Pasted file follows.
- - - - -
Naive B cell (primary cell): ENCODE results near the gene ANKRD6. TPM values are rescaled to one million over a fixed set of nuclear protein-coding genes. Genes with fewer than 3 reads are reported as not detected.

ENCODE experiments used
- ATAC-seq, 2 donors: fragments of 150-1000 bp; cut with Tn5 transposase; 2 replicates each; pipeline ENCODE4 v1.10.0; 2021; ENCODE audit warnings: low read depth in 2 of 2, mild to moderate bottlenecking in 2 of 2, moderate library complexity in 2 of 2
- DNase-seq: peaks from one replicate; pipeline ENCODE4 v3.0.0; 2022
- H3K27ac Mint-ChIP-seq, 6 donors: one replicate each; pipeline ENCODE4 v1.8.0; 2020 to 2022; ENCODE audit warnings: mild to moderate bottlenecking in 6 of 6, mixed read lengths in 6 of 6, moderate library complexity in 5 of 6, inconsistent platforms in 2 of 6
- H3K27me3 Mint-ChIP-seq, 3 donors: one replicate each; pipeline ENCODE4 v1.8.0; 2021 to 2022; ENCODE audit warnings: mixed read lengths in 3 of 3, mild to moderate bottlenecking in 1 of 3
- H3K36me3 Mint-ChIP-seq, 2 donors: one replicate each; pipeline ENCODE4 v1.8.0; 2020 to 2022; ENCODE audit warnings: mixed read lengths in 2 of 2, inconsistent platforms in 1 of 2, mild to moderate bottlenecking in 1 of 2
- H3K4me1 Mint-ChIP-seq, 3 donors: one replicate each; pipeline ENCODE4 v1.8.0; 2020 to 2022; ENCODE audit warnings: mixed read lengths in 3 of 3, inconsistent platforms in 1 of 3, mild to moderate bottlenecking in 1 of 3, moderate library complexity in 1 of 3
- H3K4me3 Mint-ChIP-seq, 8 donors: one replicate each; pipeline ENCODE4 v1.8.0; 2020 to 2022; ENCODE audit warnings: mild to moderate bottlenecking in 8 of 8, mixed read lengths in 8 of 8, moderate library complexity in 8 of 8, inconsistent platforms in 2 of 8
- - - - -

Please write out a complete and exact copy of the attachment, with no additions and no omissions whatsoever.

Naive B cell (primary cell): ENCODE results near the gene ANKRD6. TPM values are rescaled to one million over a fixed set of nuclear protein-coding genes. Genes with fewer than 3 reads are reported as not detected.

ENCODE experiments used
- ATAC-seq, 2 donors: fragments of 150-1000 bp; cut with Tn5 transposase; 2 replicates each; pipeline ENCODE4 v1.10.0; 2021; ENCODE audit warnings: low read depth in 2 of 2, mild to moderate bottlenecking in 2 of 2, moderate library complexity in 2 of 2
- DNase-seq: peaks from one replicate; pipeline ENCODE4 v3.0.0; 2022
- H3K27ac Mint-ChIP-seq, 6 donors: one replicate each; pipeline ENCODE4 v1.8.0; 2020 to 2022; ENCODE audit warnings: mild to moderate bottlenecking in 6 of 6, mixed read lengths in 6 of 6, moderate library complexity in 5 of 6, inconsistent platforms in 2 of 6
- H3K27me3 Mint-ChIP-seq, 3 donors: one replicate each; pipeline ENCODE4 v1.8.0; 2021 to 2022; ENCODE audit warnings: mixed read lengths in 3 of 3, mild to moderate bottlenecking in 1 of 3
- H3K36me3 Mint-ChIP-seq, 2 donors: one replicate each; pipeline ENCODE4 v1.8.0; 2020 to 2022; ENCODE audit warnings: mixed read lengths in 2 of 2, inconsistent platforms in 1 of 2, mild to moderate bottlenecking in 1 of 2
- H3K4me1 Mint-ChIP-seq, 3 donors: one replicate each; pipeline ENCODE4 v1.8.0; 2020 to 2022; ENCODE audit warnings: mixed read lengths in 3 of 3, inconsistent platforms in 1 of 3, mild to moderate bottlenecking in 1 of 3, moderate library complexity in 1 of 3
- H3K4me3 Mint-ChIP-seq, 8 donors: one replicate each; pipeline ENCODE4 v1.8.0; 2020 to 2022; ENCODE audit warnings: mild to moderate bottlenecking in 8 of 8, mixed read lengths in 8 of 8, moderate library complexity in 8 of 8, inconsistent platforms in 2 of 8